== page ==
|Papal Chrism Mass - Holy Thursday, 2012|
While the bishop usually speaks to his own priests, Pope Benedict seemed to direct his Chrism Mass homily in the direction of Vienna.
It’s been six years since 250 priests of the Archdiocese of Vienna created the “Call to Disobedience” – a group dissenting from Church teaching on priestly celibacy, homosexuality, feminism, and liturgy. Led by Vienna’s former vicar general, it has since grown and no steps have been taken to discipline the dissenters. Indeed, the recent decision of Austria’s archbishop, Cardinal Schönborn, to interfere with the legitimate authority of a Vienna priest thus allowing a homosexual in a domestic partnership sit on a parish council only reinforces the views of the dissenting priests and deacons.
With hundreds of priests gathered – 20% of whom are in open rebellion against Church teaching and natural law – Cardinal Schönborn said this in his homily:
The good shepherd holds fast to both [of] these things:  to the conviction that God’s master plan is right, that it is good for human beings and makes them happy, and  to the loving, patient path along which Jesus draws us into his friendship. Here it is often the little signs of lived love, of patient, mutual support, even in "irregular" situations, which are the signs of a growing friendship with Jesus. We shepherds should take note of these signs, promote them, encourage them. All this is not "the solution" for all of life’s problems, but it is the path of a growing friendship with Jesus.If living in grave sin is redefined as only an “‘irregular’ situation” in which there are “signs of a growing friendship with Jesus” and we must “promote them, encourage them,” then why couldn’t the heretical teachings of the dissenting clergy just as well be redefined as “‘irregular’ teachings” which could also be signs of a growing friendship with Jesus, also to be promoted and encouraged. In this homily and in his decision “not to intervene in the already completed [parish council] election,” Cardinal Schönborn shows his inability to act with authority regarding these successors of Korah and his priests.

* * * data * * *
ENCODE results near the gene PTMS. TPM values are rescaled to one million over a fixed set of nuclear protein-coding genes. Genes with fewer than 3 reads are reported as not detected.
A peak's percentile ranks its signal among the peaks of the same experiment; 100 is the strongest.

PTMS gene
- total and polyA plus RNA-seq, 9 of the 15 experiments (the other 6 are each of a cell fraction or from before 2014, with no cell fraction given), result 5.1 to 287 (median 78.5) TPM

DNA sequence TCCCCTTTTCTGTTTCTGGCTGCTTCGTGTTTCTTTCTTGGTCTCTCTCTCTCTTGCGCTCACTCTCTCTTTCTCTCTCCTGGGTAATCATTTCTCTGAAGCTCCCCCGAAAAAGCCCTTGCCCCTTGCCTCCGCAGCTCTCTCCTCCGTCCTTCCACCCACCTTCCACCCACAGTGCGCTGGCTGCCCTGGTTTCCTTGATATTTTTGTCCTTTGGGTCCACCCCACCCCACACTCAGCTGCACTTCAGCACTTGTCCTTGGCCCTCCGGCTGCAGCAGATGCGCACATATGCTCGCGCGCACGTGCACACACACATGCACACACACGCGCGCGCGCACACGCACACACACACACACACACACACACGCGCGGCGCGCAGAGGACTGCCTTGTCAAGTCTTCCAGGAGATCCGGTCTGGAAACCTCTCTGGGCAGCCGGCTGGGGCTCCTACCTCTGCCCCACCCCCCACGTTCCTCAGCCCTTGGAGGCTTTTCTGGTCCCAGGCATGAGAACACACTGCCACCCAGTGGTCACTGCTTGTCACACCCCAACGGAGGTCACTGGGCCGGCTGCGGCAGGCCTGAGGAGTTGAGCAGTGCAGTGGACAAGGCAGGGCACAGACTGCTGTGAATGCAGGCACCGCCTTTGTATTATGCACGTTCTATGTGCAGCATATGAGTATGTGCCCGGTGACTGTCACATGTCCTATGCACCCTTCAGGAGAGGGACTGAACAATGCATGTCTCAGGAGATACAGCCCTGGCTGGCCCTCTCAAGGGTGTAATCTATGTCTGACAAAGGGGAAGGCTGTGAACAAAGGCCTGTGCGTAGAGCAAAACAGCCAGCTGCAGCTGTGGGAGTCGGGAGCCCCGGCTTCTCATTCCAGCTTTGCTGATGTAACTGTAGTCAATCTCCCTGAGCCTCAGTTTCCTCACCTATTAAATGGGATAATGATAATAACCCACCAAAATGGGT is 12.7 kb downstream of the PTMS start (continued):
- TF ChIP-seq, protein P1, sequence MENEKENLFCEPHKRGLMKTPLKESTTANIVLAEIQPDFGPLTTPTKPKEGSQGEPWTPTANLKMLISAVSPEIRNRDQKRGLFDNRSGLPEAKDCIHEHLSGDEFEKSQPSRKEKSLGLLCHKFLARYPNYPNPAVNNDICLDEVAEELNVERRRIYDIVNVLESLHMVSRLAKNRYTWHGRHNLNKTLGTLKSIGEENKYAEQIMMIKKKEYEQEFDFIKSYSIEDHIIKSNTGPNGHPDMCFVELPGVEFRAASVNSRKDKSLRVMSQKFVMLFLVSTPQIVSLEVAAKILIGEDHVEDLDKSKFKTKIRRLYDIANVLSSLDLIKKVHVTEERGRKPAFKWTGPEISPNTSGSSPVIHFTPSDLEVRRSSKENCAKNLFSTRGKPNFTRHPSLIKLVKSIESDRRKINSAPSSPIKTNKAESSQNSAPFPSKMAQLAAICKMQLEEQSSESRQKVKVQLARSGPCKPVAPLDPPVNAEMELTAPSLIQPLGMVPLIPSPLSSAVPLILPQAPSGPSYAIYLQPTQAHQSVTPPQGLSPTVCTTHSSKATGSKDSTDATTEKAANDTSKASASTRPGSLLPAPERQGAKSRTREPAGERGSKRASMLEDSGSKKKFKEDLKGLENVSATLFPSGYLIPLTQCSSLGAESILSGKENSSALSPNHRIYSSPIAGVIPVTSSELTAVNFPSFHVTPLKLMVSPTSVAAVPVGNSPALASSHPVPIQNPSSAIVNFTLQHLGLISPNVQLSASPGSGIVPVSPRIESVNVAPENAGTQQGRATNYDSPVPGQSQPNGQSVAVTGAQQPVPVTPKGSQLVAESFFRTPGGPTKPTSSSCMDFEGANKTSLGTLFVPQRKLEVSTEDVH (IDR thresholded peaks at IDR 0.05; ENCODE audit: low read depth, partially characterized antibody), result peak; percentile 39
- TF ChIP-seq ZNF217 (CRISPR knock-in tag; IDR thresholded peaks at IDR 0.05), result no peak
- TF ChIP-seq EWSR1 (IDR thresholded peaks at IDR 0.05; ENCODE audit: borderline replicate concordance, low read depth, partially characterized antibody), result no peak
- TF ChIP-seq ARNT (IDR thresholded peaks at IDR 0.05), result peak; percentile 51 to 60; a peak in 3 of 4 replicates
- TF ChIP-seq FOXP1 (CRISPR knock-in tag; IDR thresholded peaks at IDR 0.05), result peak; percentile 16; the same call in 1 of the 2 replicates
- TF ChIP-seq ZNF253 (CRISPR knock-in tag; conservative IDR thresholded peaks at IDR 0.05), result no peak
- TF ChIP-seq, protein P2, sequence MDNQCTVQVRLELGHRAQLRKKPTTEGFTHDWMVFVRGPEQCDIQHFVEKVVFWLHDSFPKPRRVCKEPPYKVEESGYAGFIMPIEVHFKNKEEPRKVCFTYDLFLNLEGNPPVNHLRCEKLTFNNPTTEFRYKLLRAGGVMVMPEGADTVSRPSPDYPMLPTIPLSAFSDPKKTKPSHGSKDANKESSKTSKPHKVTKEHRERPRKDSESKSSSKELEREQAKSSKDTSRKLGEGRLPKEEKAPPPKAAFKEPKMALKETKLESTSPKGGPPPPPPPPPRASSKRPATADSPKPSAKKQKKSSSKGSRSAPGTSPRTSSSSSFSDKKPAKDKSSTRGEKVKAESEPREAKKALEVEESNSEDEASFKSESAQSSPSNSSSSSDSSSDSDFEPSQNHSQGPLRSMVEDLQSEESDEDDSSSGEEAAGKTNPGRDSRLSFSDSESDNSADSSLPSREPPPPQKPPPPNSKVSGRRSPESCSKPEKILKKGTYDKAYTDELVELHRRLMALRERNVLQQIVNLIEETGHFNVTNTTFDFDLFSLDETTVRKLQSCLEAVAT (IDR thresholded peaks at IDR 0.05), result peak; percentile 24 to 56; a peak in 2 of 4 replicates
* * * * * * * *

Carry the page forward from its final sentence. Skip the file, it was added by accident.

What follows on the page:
Pope Benedict, however, does not mince words.
While it has been six years since the “Call to Disobedience” began, the recent parish council scandal undoubtedly provided Pope Benedict the impetus to address the crisis in Austria in his own Chrism Mass homily:
“Recently a group of priests from a European country issued a summons to disobedience, and at the same time gave concrete examples of the forms this disobedience might take, even to the point of disregarding definitive decisions of the Church’s Magisterium… Is disobedience a path of renewal for the Church?”Pope Benedict teaches us the meaning of obedience, authority, and the Father’s will:
"Nor must we forget: [Jesus] was the Son, possessed of singular authority and responsibility to reveal the authentic will of God, so as to open up the path for God’s word to the world of the nations. And finally: he lived out his task with obedience and humility all the way to the Cross, and so gave credibility to his mission. Not my will, but thine be done: these words reveal to us the Son, in his humility and his divinity, and they show us the true path.”And at the Chrism Mass with his priests gathered, Pope Benedict reminds us of the “great throng of holy priests”:
“…it is clear that configuration to Christ is the precondition and the basis for all renewal… Saint Paul did not hesitate to say to his communities: Be imitators of me, as I am of Christ… We priests can call to mind a great throng of holy priests who have gone before us and shown us the way: from Polycarp of Smyrna and Ignatius of Antioch, from the great pastors Ambrose, Augustine and Gregory the Great, through to Ignatius of Loyola, Charles Borromeo, John Mary Vianney and the priest-martyrs of the 20th century, and finally Pope John Paul II, who gave us an example, through his activity and his suffering, of configuration to Christ as ‘gift and mystery’”.As we recall the foot-washing of Holy Thursday, Pope Benedict reminds us that the Church must not compromise its mission, placing “pastoral needs” above the will of God. “…God is not concerned so much with great numbers,” Benedict says, “…but [he] achieves his victories under the humble sign of the mustard seed.”
And with that, let the foot-washing begin.